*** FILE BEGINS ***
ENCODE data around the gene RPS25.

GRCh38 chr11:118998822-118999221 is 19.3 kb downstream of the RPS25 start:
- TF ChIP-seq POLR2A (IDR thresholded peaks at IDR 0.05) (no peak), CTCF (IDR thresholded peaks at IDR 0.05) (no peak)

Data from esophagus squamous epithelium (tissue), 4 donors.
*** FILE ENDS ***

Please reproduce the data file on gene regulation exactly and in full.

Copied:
ENCODE data around the gene RPS25.

GRCh38 chr11:118998822-118999221 is 19.3 kb downstream of the RPS25 start:
- TF ChIP-seq POLR2A (IDR thresholded peaks at IDR 0.05) (no peak), CTCF (IDR thresholded peaks at IDR 0.05) (no peak)

Data from esophagus squamous epithelium (tissue), 4 donors.